Changi is among the most well known South East Asian military prisoner campsites in the world. Thanks to the movies and books telling the world on life in these military prisoner camps such as James Clavel’s Rat Trap or the famous film Bridge over River Kwai. Of course, the memory of these World War II prison camps is still vivid especially in the countries where these were set up. Now Singapore tries the best to turn this terrible memory into a historical site, which is purely for learning and for experiencing. The Changi Chapel and Museum set up next to the Changi Prison delivers the memories and the authentic looks of the rooms and all the equipments used there just as if you travelled back in time.
First, it is worth knowing that Changi is still the main prison of Singapore. If you have heard of the more than strict laws, which apply in Singapore, then you can imagine that this scene really delivers the authentic atmosphere for the Changi Chapel and Museum located about a kilometre away from the prison complex. Changi Chapel and Museum is a duplicated version that was first re built next to the prison building. The museum is dedicated to all the prisoners of war. There are several photographs and memorabilia preserving the memory of those who were kept here as prisoners. Their paintings drawings and all the memories they left behind is treasured and exhibited for the future generations to learn and to know why war is so sad. You can read here letters for the family and you can learn about personal stories too.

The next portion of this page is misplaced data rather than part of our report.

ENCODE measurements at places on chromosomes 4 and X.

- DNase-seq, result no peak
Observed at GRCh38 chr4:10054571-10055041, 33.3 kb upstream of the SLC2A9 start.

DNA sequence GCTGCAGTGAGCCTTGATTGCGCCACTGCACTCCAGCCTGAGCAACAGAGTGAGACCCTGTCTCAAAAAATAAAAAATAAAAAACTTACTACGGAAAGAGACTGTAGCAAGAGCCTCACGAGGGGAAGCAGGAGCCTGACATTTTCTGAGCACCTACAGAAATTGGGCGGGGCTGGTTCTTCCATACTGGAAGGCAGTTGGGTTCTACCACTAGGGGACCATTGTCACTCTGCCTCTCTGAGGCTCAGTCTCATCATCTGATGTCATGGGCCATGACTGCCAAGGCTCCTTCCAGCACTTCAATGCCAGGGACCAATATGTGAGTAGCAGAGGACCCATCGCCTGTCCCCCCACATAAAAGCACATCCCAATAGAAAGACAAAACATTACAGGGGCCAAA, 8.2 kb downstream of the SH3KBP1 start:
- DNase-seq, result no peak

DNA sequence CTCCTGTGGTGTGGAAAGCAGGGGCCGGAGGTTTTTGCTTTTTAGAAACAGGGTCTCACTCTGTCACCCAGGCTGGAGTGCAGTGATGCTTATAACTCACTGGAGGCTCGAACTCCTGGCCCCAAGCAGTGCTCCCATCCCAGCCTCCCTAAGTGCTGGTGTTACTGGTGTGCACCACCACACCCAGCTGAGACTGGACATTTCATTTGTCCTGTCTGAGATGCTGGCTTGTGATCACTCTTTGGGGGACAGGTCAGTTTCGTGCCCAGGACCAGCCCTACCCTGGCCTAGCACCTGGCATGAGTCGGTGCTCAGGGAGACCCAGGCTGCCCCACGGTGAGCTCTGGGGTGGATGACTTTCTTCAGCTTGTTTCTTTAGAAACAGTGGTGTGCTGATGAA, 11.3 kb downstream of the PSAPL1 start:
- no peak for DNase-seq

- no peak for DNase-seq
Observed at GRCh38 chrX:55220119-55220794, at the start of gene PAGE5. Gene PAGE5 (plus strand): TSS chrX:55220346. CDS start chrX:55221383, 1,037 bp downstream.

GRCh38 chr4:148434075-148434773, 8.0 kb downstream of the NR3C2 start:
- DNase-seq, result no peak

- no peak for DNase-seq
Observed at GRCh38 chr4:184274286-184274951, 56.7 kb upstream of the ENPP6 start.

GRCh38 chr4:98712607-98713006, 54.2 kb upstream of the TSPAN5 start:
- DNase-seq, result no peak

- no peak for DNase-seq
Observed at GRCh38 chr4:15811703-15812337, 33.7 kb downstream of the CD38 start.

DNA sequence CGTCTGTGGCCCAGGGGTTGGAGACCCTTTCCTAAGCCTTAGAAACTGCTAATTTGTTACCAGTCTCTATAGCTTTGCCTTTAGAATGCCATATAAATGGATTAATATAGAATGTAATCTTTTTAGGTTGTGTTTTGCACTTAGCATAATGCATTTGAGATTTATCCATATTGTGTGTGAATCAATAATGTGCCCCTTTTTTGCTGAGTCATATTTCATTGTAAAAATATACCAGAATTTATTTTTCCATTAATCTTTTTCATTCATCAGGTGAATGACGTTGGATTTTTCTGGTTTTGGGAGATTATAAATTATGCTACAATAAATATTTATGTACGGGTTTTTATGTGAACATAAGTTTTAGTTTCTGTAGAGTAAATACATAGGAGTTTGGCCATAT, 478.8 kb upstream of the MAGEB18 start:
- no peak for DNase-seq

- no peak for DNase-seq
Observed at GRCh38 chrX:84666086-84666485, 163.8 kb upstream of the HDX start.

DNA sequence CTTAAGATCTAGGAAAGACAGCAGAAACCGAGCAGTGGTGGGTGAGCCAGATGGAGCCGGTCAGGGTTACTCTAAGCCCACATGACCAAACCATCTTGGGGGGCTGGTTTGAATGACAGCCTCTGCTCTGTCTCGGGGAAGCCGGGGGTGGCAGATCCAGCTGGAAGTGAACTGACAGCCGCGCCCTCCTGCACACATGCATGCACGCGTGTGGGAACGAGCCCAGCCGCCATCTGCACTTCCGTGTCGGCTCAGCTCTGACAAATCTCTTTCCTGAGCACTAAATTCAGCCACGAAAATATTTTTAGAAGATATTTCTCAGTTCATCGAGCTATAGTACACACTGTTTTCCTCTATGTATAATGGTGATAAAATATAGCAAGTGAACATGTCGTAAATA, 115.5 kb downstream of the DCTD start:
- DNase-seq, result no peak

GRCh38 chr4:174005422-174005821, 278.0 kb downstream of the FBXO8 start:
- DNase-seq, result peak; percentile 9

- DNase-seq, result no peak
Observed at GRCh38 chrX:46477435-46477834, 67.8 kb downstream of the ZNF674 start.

A part of Changi Chapel‘s replica can be found within the museum featuring the beautiful real-life sized murals which beautifully depict scenes of Christ’s life. The real murals are in the grounds of a nearby operating military camp with several other buildings and remaining. The Changi Chapel, which can be viewed next to the museum with its wooden form, gives back the atmosphere of those hard times during the World War II perfectly. The water colour paintings of prisoners such as Mary Angela Bateman or William Haxworth who were also prisoners of the Changi camp make the most outstanding and artistic part of the exhibition in the Changi Chapel and Museum. Several former prisoners of wars visit these war memorial places and the war trails to remember the old times together with several fans of history and those who are specialised in the history and happenings of World War II. Around 2000, the whole Changi Chapel and Museum had to be moved because of the Changi Prison’s extension works. The complex has been officially accredited for its Museum status only in 2001.
The admission for the Changi Chapel and Museum is free although there are guided tours for SGD 8 per person, which take you around the territory of the museum and shares lots of interesting historical details with you. The Changi Chapel and Museum is part of several war trail tours too, which lead you to the main WWII sites of Singapore.